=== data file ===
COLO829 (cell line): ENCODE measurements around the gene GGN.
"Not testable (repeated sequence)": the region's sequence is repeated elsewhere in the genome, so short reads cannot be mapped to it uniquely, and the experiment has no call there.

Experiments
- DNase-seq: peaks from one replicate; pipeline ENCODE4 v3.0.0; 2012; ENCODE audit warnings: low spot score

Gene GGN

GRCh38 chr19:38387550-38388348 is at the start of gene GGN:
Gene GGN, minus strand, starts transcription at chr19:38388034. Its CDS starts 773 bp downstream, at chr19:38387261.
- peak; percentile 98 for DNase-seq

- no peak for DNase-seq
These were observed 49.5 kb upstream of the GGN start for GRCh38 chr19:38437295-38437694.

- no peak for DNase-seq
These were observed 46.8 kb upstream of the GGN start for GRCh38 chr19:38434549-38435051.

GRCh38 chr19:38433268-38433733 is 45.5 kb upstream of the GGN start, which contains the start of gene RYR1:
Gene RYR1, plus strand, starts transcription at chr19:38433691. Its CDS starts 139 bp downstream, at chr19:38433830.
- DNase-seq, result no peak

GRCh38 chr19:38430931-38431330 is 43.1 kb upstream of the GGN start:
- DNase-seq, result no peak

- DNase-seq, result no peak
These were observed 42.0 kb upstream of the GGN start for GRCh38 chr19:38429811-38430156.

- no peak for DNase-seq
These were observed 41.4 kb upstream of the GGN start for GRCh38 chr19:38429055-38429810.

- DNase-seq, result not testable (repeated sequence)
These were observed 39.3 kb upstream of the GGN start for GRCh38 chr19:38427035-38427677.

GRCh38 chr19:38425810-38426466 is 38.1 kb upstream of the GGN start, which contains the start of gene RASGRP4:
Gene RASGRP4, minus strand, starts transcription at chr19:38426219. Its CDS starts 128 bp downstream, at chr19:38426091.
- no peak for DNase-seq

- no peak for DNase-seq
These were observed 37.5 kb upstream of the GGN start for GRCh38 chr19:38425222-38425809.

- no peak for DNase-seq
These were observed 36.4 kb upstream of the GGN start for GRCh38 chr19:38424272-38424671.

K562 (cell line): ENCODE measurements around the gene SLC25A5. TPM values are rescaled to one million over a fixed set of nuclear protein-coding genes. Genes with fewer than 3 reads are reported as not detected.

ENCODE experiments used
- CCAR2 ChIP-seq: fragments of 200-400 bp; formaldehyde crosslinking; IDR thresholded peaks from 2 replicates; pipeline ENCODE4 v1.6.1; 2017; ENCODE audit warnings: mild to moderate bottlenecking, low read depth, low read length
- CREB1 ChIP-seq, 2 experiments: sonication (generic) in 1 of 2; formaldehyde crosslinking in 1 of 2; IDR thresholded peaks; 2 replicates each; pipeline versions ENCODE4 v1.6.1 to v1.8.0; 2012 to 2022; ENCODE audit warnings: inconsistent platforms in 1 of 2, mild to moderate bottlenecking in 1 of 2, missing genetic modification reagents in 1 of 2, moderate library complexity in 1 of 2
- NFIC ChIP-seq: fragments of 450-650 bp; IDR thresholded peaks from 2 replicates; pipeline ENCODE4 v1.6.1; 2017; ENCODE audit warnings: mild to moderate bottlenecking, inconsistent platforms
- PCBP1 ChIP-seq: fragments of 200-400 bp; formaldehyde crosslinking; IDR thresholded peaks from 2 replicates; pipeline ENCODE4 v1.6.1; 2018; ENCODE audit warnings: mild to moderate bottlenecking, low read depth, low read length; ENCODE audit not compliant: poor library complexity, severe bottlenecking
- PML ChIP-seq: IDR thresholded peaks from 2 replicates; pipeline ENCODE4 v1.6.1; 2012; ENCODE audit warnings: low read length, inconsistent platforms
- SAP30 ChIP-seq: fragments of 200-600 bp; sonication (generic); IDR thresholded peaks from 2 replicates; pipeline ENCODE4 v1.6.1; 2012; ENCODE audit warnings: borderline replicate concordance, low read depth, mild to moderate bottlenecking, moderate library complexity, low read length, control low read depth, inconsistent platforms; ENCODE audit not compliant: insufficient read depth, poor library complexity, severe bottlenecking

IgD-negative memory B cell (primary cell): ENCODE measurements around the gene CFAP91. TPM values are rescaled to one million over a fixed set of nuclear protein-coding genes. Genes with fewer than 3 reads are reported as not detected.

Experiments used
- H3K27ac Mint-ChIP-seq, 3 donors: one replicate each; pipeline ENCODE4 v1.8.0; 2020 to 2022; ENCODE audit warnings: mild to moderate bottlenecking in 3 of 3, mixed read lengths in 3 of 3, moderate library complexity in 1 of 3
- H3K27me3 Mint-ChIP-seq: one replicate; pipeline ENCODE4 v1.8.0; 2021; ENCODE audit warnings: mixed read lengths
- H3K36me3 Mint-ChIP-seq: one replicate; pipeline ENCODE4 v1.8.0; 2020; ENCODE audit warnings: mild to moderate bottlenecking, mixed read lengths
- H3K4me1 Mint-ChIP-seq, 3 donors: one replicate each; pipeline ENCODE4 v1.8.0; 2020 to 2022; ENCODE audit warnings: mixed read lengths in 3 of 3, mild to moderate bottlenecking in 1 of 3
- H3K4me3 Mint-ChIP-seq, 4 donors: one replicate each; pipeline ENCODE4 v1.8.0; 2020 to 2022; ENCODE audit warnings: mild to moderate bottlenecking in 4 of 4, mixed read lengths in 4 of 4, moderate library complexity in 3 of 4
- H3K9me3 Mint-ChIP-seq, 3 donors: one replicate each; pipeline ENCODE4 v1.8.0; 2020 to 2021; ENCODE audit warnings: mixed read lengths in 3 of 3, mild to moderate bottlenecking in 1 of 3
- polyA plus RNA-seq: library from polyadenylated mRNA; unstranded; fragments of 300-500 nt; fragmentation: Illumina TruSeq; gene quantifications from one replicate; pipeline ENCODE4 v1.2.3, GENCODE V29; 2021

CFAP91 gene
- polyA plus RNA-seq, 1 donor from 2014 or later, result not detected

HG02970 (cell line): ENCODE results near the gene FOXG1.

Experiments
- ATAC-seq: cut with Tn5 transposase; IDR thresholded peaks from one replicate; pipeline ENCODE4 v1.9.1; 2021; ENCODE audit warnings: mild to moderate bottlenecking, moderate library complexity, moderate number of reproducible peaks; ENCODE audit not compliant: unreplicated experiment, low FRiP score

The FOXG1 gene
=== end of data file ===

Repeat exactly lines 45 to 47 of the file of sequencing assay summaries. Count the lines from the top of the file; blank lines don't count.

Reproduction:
- H3K4me3 Mint-ChIP-seq, 4 donors: one replicate each; pipeline ENCODE4 v1.8.0; 2020 to 2022; ENCODE audit warnings: mild to moderate bottlenecking in 4 of 4, mixed read lengths in 4 of 4, moderate library complexity in 3 of 4
- H3K9me3 Mint-ChIP-seq, 3 donors: one replicate each; pipeline ENCODE4 v1.8.0; 2020 to 2021; ENCODE audit warnings: mixed read lengths in 3 of 3, mild to moderate bottlenecking in 1 of 3
- polyA plus RNA-seq: library from polyadenylated mRNA; unstranded; fragments of 300-500 nt; fragmentation: Illumina TruSeq; gene quantifications from one replicate; pipeline ENCODE4 v1.2.3, GENCODE V29; 2021